13. Aquamarina1234

    Aquamarina1234 Star commenter

    LOOK, Doitforfree, it its not on Instagram, IT DIDN'T HAPPEN, OK?
  14. sparklepig2002

    sparklepig2002 Star commenter

    I thorougly enjoyed every minute of my wedding. I loved the tradition of it all. It was a modest wedding but I loved having all my friends and family around together, I loved the church where we were married, I loved wearing a pretty dress. I enjoyed having my hair and make up done-such a special treat. I enjoyed being thoroughly pampered for the day.It was an honour to make my vows to my lovely husband and have my friend's and family share in our happiness. It was a truly memorable day and we are still married 33 years on.We look at our photos and watch the video on our anniversary. Sadly, many people are no longer with us. A wedding is a very personal thing and it is up to the bride and groom what they want. We have been to Jewish weddings, Danish weddings and a Maori wedding. All maintained strong traditions. They were all very different but all lovely in their own way. .Im not interested in hen parties abroad-I didn't go to my friend's. She was fine about it. She still had a good time without me. I was pleased to be asked though. If you disapprove or don't want to go, then don't.
    Last edited: Aug 18, 2019
  15. sparklepig2002

    sparklepig2002 Star commenter

    In your opinion!
    If you can afford it, why wouldn't you want to get married in a beautiful place?
    If his friends can't afford to go out for the wedding or don't want to, then don't go. But it is the bride and groom's choice. And they can do what they want for their wedding. It's not up to anyone else to be so judgemental.
    My deputy head got married in Sorrento. Such a beautiful place. I didn't think" how selfish". It's their wedding and they had a wonderful time with lots of happy memories.
    Last edited: Aug 18, 2019
  16. Mangleworzle

    Mangleworzle Star commenter

    That's fair enough, it becomes rather different when they decide that in order to make it very special for themselves that others need to spend large amounts of money too and jump through their specified hoops foregoing their own preferences despite paying a good deal for it.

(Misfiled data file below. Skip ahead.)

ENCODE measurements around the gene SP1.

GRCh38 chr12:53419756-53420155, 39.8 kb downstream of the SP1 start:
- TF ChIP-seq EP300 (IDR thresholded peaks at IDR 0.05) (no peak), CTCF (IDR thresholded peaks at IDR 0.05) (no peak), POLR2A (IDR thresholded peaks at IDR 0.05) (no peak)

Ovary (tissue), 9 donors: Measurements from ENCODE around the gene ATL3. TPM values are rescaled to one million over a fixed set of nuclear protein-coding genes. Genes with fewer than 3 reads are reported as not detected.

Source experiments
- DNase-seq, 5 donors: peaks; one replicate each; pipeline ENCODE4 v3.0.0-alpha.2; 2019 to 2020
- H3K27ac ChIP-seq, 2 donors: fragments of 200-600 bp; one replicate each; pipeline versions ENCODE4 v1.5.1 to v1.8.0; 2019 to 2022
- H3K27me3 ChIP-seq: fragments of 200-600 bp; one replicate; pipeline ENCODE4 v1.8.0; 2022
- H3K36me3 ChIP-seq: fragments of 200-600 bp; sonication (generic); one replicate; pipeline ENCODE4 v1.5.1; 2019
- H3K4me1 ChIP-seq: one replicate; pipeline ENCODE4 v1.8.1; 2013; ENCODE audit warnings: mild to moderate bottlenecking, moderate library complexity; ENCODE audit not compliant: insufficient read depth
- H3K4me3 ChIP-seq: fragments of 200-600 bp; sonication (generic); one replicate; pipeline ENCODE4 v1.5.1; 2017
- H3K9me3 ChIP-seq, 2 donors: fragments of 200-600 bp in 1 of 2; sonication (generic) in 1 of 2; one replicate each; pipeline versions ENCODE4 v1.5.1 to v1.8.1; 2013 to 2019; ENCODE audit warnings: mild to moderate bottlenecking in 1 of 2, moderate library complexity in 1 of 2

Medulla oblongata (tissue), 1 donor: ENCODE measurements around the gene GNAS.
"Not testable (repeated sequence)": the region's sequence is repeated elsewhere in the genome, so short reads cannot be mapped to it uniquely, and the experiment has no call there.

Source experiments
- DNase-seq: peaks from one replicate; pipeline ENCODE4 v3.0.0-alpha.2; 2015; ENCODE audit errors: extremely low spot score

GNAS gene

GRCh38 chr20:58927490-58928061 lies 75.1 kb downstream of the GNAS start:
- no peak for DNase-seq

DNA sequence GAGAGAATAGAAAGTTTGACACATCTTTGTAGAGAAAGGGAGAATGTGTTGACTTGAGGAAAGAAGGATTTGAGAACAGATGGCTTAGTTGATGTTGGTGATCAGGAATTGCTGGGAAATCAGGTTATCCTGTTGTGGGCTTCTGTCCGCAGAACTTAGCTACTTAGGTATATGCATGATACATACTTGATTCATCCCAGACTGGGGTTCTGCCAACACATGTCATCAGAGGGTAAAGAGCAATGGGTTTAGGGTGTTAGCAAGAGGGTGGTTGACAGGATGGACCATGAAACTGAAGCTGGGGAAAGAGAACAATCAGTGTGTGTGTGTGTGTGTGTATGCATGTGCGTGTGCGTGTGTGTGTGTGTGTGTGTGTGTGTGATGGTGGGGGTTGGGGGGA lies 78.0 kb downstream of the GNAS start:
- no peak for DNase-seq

I think most people would feel that a wedding of a good friend or relative you have a strong connection to warrants a weekend of time and travelling up to a few hundred miles within the same country to attend depending on where you both live.

    Having to take holiday time and paying for the holiday yourself to go somewhere of someone else's choosing with a group they alone select (at least some of whom will be strangers) and maybe not being able to take your own partner/family on this holiday that will affect them in terms of what comes later is a different thing. To suggest doing this is at a level of audacity that many will find somewhat offensive, despite how special the couple want THEIR event to be.

    It's when it starts to disrupt the normal lives and plans of others and sucks money from their bank accounts in order to fulfill some egotistical "dream" that it becomes too much and of course, selfish.
  17. Dunteachin

    Dunteachin Star commenter

    I agree, Mangle. Sometimes, emotional blackmail and guilt-tripping is involved. My future DiL is a bridesmaid at these weddings in Santorini and Ibiza. They are good friends, and bridesmaids at her forthcoming wedding. She felt she couldn't refuse, without causing upset.
    They now have to fork out for very expensive flights, accommodation, outfits, gifts, food and drink for several days. Twice, within the space of a few months. Whilst trying to save up for their own wedding. It's affecting their finances and holiday leave at work.

    It's alright saying "just say no", but friendships are at risk. And comments on social media follow.

    And, yes, it is selfish. If you want a wedding abroad, then pay for your guests to go. And don't expect them to donate to it by asking for money, instead of gifts.
  18. foxtail3

    foxtail3 Star commenter

    I do think it becomes ridiculous when the (usually) bride insists that guests wear specific colours, or stay in a specific hotel, or any of the fripperies that seem to affect people when the word ‘wedding’ is mentioned.
    Jamvic, Lara mfl 05, Shedman and 6 others like this.
  19. EmanuelShadrack

    EmanuelShadrack Star commenter

    If your "friendship" is at risk by not going, maybe it wasn't so much of a friendship in the first place.
  20. LondonCanary

    LondonCanary Star commenter

    Kinda makes marrying pointless other than for the financial benefits.
    Shedman and nizebaby like this.